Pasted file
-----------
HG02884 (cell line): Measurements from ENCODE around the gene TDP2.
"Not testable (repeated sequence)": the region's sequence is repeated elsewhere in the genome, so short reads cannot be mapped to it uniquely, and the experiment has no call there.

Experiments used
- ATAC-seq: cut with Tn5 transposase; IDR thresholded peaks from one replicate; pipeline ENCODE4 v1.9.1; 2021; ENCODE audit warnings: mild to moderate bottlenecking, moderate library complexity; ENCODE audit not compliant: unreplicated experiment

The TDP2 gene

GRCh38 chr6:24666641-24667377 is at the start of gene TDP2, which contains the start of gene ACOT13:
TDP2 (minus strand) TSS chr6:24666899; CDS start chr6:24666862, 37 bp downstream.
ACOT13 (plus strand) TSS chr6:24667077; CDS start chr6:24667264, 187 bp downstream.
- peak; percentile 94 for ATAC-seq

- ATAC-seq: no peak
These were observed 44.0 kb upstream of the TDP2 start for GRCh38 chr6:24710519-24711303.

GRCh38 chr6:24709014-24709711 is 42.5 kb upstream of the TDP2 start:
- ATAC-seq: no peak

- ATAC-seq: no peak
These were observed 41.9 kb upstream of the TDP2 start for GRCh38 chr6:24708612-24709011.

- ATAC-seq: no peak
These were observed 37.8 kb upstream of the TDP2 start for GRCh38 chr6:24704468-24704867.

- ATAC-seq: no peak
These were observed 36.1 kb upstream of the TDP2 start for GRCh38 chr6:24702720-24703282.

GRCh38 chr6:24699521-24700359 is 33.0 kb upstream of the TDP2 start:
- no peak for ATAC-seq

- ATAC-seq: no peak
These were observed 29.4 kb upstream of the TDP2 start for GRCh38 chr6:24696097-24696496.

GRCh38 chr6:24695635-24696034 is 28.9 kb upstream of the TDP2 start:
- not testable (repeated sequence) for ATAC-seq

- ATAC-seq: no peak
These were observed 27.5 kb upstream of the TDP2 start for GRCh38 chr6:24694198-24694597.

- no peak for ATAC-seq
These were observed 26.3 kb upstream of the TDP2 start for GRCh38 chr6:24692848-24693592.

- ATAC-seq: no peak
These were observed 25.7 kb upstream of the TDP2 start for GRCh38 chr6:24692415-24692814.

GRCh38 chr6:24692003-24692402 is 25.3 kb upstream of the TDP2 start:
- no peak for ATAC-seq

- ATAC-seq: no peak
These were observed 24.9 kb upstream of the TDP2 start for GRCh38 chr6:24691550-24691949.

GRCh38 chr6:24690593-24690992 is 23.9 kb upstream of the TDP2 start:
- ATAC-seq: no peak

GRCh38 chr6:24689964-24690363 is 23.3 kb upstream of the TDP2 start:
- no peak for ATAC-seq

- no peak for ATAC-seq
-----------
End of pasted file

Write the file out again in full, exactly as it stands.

HG02884 (cell line): Measurements from ENCODE around the gene TDP2.
"Not testable (repeated sequence)": the region's sequence is repeated elsewhere in the genome, so short reads cannot be mapped to it uniquely, and the experiment has no call there.

Experiments used
- ATAC-seq: cut with Tn5 transposase; IDR thresholded peaks from one replicate; pipeline ENCODE4 v1.9.1; 2021; ENCODE audit warnings: mild to moderate bottlenecking, moderate library complexity; ENCODE audit not compliant: unreplicated experiment

The TDP2 gene

GRCh38 chr6:24666641-24667377 is at the start of gene TDP2, which contains the start of gene ACOT13:
TDP2 (minus strand) TSS chr6:24666899; CDS start chr6:24666862, 37 bp downstream.
ACOT13 (plus strand) TSS chr6:24667077; CDS start chr6:24667264, 187 bp downstream.
- peak; percentile 94 for ATAC-seq

- ATAC-seq: no peak
These were observed 44.0 kb upstream of the TDP2 start for GRCh38 chr6:24710519-24711303.

GRCh38 chr6:24709014-24709711 is 42.5 kb upstream of the TDP2 start:
- ATAC-seq: no peak

- ATAC-seq: no peak
These were observed 41.9 kb upstream of the TDP2 start for GRCh38 chr6:24708612-24709011.

- ATAC-seq: no peak
These were observed 37.8 kb upstream of the TDP2 start for GRCh38 chr6:24704468-24704867.

- ATAC-seq: no peak
These were observed 36.1 kb upstream of the TDP2 start for GRCh38 chr6:24702720-24703282.

GRCh38 chr6:24699521-24700359 is 33.0 kb upstream of the TDP2 start:
- no peak for ATAC-seq

- ATAC-seq: no peak
These were observed 29.4 kb upstream of the TDP2 start for GRCh38 chr6:24696097-24696496.

GRCh38 chr6:24695635-24696034 is 28.9 kb upstream of the TDP2 start:
- not testable (repeated sequence) for ATAC-seq

- ATAC-seq: no peak
These were observed 27.5 kb upstream of the TDP2 start for GRCh38 chr6:24694198-24694597.

- no peak for ATAC-seq
These were observed 26.3 kb upstream of the TDP2 start for GRCh38 chr6:24692848-24693592.

- ATAC-seq: no peak
These were observed 25.7 kb upstream of the TDP2 start for GRCh38 chr6:24692415-24692814.

GRCh38 chr6:24692003-24692402 is 25.3 kb upstream of the TDP2 start:
- no peak for ATAC-seq

- ATAC-seq: no peak
These were observed 24.9 kb upstream of the TDP2 start for GRCh38 chr6:24691550-24691949.

GRCh38 chr6:24690593-24690992 is 23.9 kb upstream of the TDP2 start:
- ATAC-seq: no peak

GRCh38 chr6:24689964-24690363 is 23.3 kb upstream of the TDP2 start:
- no peak for ATAC-seq

- no peak for ATAC-seq